nannykim said...

I have always had a quiet time and our family has a daily devotional time together each day. I have found both of these immensely helpful. I find I constantly need the Word of God as a light and as a tool for searching my heart and for prayer. I find the Word of God is powerful especially when I take it and pray with it for myself and my kids, and my hubby.

I am in a liturgical church now. I find the old prayers very rich and helpful. ...especially during the service. I use some of them each day in my prayer time, too.

I feel like my devotions are like a bath. I bath my body with water daily. I bath my heart, mind, soul with His word and seek His presence. I am also trying to walk in His presence all day....that is to be aware of His presence and be more focused on Him and prayer.

You do these daily posts--they must be coming out of some kind of devotional thinking (I am confused)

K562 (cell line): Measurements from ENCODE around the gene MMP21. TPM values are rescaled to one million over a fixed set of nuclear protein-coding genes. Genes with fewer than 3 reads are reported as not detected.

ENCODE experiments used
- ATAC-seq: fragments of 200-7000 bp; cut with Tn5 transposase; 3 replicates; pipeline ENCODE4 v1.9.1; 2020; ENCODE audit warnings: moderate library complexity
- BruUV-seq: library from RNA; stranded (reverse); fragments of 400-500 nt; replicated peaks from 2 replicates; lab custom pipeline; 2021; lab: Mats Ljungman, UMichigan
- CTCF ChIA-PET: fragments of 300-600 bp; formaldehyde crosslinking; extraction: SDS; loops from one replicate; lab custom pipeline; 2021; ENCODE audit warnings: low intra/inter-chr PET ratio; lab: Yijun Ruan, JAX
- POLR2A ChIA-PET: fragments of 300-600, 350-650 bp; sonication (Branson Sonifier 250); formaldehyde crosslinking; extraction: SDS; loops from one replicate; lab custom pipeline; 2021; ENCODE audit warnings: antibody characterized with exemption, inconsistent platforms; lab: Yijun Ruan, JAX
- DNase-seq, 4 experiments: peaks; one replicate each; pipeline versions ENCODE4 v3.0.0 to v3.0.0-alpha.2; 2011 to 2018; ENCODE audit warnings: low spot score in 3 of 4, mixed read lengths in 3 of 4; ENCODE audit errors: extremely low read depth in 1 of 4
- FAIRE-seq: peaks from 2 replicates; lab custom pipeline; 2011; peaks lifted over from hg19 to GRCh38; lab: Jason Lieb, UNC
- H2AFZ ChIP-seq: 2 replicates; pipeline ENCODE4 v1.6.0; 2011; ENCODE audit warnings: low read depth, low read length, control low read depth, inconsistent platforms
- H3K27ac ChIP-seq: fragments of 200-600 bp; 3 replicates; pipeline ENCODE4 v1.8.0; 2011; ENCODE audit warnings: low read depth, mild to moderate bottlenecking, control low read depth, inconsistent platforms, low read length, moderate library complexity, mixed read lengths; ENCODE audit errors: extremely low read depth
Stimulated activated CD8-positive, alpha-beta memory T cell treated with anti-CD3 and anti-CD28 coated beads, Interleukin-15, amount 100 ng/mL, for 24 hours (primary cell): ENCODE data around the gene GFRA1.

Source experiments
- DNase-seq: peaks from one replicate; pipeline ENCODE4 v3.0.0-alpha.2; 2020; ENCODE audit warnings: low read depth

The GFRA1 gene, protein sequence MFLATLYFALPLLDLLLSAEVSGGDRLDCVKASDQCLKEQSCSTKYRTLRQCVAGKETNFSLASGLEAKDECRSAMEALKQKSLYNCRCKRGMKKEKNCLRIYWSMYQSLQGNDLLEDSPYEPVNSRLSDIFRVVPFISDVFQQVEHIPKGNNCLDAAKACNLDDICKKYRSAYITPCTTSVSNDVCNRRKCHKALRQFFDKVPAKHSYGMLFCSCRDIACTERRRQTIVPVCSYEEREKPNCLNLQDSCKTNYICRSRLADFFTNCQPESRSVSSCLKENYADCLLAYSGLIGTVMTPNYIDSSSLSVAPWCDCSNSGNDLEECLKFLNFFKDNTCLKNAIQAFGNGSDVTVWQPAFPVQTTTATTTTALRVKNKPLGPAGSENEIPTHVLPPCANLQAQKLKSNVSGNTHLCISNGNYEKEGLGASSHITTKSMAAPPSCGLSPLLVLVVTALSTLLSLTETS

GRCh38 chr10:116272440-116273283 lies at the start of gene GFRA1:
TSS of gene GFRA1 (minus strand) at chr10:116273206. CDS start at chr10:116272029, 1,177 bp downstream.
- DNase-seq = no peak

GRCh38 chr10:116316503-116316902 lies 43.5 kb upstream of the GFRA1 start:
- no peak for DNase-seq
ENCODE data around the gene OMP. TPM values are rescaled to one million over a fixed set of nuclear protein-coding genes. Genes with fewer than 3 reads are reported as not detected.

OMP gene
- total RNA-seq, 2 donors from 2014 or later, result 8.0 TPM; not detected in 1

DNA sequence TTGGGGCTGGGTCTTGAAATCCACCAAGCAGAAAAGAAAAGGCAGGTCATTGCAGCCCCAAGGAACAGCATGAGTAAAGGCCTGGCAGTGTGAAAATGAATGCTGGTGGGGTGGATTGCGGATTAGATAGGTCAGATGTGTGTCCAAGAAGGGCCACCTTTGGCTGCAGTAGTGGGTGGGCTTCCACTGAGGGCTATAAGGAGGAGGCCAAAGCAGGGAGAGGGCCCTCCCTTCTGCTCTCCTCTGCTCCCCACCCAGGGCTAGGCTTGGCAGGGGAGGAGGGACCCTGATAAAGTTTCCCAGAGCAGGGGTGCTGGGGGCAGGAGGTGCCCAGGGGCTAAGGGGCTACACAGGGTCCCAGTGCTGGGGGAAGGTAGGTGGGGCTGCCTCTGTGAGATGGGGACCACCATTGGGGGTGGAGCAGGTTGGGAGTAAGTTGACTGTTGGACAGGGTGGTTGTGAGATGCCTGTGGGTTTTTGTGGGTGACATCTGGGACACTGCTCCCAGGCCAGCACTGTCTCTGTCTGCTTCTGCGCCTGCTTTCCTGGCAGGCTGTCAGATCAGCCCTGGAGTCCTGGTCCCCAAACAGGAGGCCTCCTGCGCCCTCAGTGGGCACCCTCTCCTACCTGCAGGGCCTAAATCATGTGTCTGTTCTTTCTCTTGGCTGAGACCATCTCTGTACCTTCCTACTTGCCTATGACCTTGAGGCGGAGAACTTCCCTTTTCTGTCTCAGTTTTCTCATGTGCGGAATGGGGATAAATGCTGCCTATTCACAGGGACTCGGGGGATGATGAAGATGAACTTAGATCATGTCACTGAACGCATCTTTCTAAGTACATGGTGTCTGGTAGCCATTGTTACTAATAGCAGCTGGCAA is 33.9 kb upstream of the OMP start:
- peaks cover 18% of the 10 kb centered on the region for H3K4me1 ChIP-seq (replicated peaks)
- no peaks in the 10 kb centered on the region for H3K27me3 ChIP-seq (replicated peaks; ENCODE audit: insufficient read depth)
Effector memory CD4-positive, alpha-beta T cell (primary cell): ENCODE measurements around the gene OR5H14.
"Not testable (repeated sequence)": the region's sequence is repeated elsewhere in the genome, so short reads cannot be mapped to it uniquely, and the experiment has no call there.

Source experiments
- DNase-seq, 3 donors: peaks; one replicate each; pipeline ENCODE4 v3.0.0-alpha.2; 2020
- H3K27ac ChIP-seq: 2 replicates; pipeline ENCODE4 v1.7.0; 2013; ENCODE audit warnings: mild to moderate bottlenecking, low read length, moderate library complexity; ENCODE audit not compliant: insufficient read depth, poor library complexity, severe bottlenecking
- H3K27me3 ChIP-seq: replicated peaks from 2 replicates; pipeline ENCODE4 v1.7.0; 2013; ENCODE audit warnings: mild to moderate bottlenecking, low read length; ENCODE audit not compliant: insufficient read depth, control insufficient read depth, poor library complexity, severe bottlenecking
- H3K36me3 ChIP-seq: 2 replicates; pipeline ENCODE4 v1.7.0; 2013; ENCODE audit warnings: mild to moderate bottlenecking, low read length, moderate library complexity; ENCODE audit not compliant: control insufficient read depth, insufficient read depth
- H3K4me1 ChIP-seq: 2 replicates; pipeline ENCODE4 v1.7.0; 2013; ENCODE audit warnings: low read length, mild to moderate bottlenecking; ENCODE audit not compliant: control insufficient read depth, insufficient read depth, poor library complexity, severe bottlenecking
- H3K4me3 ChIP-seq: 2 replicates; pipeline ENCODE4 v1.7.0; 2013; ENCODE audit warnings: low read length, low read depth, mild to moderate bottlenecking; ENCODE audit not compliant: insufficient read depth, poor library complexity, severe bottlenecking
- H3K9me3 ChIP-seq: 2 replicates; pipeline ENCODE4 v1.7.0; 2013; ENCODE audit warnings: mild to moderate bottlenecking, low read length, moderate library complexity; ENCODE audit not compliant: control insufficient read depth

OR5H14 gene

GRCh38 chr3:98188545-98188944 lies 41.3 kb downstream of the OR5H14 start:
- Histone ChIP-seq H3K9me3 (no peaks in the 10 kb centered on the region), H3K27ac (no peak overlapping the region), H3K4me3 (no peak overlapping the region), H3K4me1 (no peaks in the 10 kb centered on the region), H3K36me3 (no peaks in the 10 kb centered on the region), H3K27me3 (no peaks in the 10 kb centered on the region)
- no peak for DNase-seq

Hey a note on the daily bread--my father-in-law who had a stroke loves the daily bread. He carries it in his front pocket and when he has to wait for something he takes it out and reads it. He just told me again today how he has been blessed by this. So pass this on to your fellow workers.

Ted M. Gossard said...

Thanks for the note on ODB. Glad it's a blessing to your father-in-law.

Yes, I wish I had more of those liturgical prayers before me. They are rich and enrichening. Those not in such a tradition don't know what they're missing, and I don't know enough on that.

As to my own "devotional" life, I don't know. I think I used to have personal devotions fairly regularly once upon a time.

I just tend to see my whole day as lived in the presence of God. But I would not deny that I would do better to have a regular time with God. Even with a "Book of Common Prayer," or the like, along with the word.

Thanks for sharing from your life here.